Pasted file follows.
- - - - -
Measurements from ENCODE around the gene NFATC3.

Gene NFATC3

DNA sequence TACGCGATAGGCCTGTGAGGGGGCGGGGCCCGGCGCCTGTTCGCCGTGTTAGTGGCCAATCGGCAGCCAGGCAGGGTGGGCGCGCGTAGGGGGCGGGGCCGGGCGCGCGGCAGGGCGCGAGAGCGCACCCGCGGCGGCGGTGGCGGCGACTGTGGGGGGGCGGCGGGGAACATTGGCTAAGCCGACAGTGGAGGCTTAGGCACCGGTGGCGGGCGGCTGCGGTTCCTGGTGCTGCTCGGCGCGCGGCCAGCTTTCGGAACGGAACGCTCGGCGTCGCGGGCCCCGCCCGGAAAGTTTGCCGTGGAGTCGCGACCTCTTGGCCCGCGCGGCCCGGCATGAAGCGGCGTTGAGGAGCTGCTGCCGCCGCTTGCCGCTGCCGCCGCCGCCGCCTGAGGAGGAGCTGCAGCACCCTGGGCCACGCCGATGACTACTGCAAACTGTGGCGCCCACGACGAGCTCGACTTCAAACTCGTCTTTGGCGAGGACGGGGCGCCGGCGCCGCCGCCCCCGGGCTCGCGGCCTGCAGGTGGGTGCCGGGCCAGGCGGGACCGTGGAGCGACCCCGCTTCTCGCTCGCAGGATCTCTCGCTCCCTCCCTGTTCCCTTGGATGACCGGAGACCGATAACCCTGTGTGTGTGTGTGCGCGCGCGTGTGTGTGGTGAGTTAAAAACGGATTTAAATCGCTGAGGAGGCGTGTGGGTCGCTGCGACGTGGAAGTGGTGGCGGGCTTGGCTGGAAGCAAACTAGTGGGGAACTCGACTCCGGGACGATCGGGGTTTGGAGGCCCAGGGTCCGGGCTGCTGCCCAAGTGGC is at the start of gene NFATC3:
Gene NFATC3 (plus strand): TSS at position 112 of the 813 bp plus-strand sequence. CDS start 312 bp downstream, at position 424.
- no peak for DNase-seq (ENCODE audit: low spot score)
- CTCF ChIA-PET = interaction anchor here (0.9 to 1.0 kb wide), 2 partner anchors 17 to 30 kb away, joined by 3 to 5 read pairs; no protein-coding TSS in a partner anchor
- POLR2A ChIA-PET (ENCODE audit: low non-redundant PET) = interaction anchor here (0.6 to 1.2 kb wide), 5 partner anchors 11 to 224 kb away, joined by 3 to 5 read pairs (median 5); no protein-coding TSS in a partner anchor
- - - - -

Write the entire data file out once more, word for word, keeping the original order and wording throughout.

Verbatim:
Measurements from ENCODE around the gene NFATC3.

Gene NFATC3

DNA sequence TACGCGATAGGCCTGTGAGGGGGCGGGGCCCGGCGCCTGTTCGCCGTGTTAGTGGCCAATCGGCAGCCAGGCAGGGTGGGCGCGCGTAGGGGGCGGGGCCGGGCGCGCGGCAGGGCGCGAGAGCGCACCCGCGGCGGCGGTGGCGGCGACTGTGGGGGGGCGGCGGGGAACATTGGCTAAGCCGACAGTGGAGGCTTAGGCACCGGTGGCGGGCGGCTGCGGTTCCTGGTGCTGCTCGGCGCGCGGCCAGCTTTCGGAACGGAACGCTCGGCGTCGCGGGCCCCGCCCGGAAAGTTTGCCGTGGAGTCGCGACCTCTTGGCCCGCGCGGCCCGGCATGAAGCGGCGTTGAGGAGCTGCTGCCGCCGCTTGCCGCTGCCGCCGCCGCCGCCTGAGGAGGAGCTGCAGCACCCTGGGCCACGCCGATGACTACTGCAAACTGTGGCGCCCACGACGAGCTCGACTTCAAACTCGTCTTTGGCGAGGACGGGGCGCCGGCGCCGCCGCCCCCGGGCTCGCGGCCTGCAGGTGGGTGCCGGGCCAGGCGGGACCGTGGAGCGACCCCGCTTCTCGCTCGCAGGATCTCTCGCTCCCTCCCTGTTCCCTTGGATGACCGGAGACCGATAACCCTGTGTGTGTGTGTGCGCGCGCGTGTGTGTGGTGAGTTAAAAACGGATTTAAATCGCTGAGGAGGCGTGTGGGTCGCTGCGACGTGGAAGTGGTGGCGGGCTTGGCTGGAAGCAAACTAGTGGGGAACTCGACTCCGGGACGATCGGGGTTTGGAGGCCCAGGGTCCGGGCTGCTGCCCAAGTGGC is at the start of gene NFATC3:
Gene NFATC3 (plus strand): TSS at position 112 of the 813 bp plus-strand sequence. CDS start 312 bp downstream, at position 424.
- no peak for DNase-seq (ENCODE audit: low spot score)
- CTCF ChIA-PET = interaction anchor here (0.9 to 1.0 kb wide), 2 partner anchors 17 to 30 kb away, joined by 3 to 5 read pairs; no protein-coding TSS in a partner anchor
- POLR2A ChIA-PET (ENCODE audit: low non-redundant PET) = interaction anchor here (0.6 to 1.2 kb wide), 5 partner anchors 11 to 224 kb away, joined by 3 to 5 read pairs (median 5); no protein-coding TSS in a partner anchor